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Asia-pacific

Afghan 'jirga' endorses Taliban peace pact

©

Video by Siobhán SILKE

Text by News Wires

Latest update : 2010-06-04

Tribal leaders gathered on the final day of a traditional assembly hosted by President Hamid Karzai have endorsed a peace plan offering an amnesty and job incentives to induce Taliban fighters to give up their armed struggle.

 
REUTERS - Afghan tribal elders and religious leaders formally endorsed President Hamid Karza’s proposals to seek peace with the Taliban to end nine years of war at a traditional assembly on Friday.
 
Karzai called the “peace jirga” to win national support for a peace plan consisting of offering an amnesty, cash and job incentives to Taliban foot soldiers while arranging asylum for top figures in a second country.
 
“We must initiate peace effort with full force,” said Qiyamuddin Kashaf, deputy chairman of the jirga reading out from the resolutions approved by the assembly in a heavily guarded tent in the west of the capital.
 
The 1,600 delegates, chosen to represent Afghan tribes, politics and geography, also urged the warring sides to declare a ceasefire to allow peace efforts to move forward.
 
The outcome of the conference was largely preordained, as the government had handpicked the delegates and broadly set the parameters of the discussion.
 
The jirga called for the establishment of a high commission to pursue peace efforts with the Taliban, who have grown into a deadly fighting force since their ouster in 2001 from U.S.  backed forces.
 
But there were few signs that the Taliban, who have dismissed the jirga as a phoney American-inspired show to perpetuate their involvement in the country, were ready to respond to the peace offer.
 
On Wednesday they attacked the opening of the jirga with rockets and gunfire just as Karzai was speaking inside a giant marquee in the west of the capital.
 
The Taliban want the withdrawal of all foreign forces from the country before any negotiations can begin. The insurgency is at its most intense at the moment and analysts say there is little reason for them to sue for peace.
 
“Basically, every effort by the invading foreigners including the convening of the jirga which is now being carried out on the demand of and under the shadow of the foreign troops is, in fact, aimed at securing the interests of the foreigners,” the Taliban said in a statement on their website.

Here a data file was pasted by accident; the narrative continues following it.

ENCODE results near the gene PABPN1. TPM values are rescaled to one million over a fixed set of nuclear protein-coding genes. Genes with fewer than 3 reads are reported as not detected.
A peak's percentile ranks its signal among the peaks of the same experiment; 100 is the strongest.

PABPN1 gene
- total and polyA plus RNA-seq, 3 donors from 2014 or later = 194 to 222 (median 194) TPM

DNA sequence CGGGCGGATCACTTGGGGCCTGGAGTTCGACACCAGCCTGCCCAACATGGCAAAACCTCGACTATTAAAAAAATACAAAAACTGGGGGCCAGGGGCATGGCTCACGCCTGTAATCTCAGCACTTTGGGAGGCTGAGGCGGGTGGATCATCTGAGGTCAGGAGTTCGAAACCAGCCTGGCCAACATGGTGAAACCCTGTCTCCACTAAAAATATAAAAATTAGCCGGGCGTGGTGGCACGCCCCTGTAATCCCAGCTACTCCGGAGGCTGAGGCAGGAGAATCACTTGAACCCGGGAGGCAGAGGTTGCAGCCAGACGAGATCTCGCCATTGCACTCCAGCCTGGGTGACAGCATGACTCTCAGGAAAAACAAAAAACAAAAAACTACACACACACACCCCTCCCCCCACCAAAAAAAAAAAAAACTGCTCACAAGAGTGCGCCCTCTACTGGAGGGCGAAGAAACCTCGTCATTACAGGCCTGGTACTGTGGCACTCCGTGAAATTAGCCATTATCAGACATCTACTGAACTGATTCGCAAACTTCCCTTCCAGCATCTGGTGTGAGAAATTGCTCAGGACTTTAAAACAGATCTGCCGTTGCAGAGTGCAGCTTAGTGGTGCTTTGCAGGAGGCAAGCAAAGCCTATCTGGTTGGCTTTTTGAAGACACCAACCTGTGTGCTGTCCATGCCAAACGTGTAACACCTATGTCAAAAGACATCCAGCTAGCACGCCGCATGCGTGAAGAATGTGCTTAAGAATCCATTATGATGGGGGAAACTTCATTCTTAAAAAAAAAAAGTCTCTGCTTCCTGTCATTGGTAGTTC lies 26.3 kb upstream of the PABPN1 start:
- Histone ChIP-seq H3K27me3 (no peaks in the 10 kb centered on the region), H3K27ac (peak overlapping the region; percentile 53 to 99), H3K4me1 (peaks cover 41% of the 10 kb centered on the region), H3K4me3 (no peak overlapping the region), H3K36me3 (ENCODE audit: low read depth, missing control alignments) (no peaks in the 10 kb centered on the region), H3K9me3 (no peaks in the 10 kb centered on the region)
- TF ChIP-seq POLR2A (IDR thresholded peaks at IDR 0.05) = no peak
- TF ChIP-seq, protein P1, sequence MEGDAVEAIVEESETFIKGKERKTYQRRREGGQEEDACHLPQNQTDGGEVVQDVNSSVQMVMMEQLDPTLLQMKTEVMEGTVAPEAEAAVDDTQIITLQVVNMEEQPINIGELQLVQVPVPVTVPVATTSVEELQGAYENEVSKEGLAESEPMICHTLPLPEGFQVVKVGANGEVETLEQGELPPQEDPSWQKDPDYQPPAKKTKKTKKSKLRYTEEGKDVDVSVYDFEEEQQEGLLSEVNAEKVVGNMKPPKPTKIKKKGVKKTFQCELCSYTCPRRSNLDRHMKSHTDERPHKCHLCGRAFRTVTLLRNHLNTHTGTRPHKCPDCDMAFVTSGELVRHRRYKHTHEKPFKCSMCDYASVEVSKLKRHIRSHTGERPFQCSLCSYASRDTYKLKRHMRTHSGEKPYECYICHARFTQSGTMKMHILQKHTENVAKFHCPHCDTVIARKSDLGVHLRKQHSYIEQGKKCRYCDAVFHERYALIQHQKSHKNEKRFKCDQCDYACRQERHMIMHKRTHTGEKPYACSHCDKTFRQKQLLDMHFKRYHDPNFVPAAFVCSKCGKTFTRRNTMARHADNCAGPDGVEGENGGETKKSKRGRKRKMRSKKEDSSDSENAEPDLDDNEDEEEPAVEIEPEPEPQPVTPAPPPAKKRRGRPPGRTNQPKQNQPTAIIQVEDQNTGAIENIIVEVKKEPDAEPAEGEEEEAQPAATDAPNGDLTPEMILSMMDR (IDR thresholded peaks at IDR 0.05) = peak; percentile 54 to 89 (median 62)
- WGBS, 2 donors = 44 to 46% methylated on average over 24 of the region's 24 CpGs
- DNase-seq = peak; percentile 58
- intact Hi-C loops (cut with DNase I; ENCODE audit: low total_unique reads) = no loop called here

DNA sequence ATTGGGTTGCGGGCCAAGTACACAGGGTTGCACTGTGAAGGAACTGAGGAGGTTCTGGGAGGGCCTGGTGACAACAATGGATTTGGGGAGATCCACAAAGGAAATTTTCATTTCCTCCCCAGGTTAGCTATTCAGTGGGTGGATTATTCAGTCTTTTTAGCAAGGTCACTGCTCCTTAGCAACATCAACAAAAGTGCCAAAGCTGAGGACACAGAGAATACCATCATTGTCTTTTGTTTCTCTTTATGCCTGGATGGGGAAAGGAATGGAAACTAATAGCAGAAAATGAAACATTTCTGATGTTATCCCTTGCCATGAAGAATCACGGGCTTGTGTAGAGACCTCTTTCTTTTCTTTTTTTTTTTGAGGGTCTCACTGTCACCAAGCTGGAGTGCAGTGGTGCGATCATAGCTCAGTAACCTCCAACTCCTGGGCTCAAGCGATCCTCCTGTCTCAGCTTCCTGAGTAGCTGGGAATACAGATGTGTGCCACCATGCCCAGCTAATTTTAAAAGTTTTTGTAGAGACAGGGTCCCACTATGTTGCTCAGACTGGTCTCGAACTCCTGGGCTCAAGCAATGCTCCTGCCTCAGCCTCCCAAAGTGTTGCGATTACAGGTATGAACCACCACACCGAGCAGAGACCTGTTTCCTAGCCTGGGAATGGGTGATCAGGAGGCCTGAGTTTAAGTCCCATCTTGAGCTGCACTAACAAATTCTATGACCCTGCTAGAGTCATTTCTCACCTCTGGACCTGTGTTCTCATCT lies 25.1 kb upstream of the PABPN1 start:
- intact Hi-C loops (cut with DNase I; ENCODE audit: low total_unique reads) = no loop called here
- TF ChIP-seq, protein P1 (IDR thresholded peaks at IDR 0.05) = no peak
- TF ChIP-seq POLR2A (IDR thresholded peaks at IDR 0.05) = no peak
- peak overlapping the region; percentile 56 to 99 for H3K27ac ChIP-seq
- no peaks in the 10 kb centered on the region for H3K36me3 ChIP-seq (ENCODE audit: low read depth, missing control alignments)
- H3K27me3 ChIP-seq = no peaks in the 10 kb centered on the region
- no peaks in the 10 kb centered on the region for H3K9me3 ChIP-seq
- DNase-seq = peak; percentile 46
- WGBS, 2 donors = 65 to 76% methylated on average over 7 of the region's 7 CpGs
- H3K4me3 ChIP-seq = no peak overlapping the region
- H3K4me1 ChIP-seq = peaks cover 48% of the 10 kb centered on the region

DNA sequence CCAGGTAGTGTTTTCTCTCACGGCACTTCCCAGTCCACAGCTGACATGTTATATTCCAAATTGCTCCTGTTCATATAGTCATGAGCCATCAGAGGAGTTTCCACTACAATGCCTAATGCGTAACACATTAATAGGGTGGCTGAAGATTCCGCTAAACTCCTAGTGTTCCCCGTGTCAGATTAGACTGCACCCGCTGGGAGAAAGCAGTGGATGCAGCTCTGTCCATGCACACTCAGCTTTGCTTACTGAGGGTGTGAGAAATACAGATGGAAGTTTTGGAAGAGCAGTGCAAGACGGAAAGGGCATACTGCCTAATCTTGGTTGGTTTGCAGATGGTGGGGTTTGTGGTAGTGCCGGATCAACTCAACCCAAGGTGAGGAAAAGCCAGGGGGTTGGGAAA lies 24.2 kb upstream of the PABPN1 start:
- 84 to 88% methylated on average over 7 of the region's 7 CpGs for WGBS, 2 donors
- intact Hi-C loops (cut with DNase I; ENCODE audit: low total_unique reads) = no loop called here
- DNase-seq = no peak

PREORDAINED
 
Jirgas have been called at key moments in Afghanistan’s history such as whether to take part in the two World Wars or for the adoption of a post-Taliban constitution. Karzai is hoping that the latest jirga will not only endorse his peace bid, but also improve his approval ratings after years of misrule.
 
The Taliban and other insurgent factions were not invited while the opposition boycotted the meeting saying it didn’t represent the full spectrum of Afghan politics.
 
The United States plans to begin a troop pullout from July 2011, hoping to stabilise the country with a surge ordered by President Barack Obama in December.
 
The additional troops deployed to Afghanistan are preparing for an operation in the Taliban stronghold of Kandahar which military officials say may force them to reconsider their opposition to making peace.
 
Washington backs Karzai’s plan for trying to reintegrate Taliban foot soldiers back to the mainstream but is wary of any overtures to senior Taliban figures, some of whom, including supreme leader Mullah Omar, are on its most wanted list.
 
It would rather that the Taliban were put under pressure on the battlefield before reaching out to senior figures.

 

Date created : 2010-06-04

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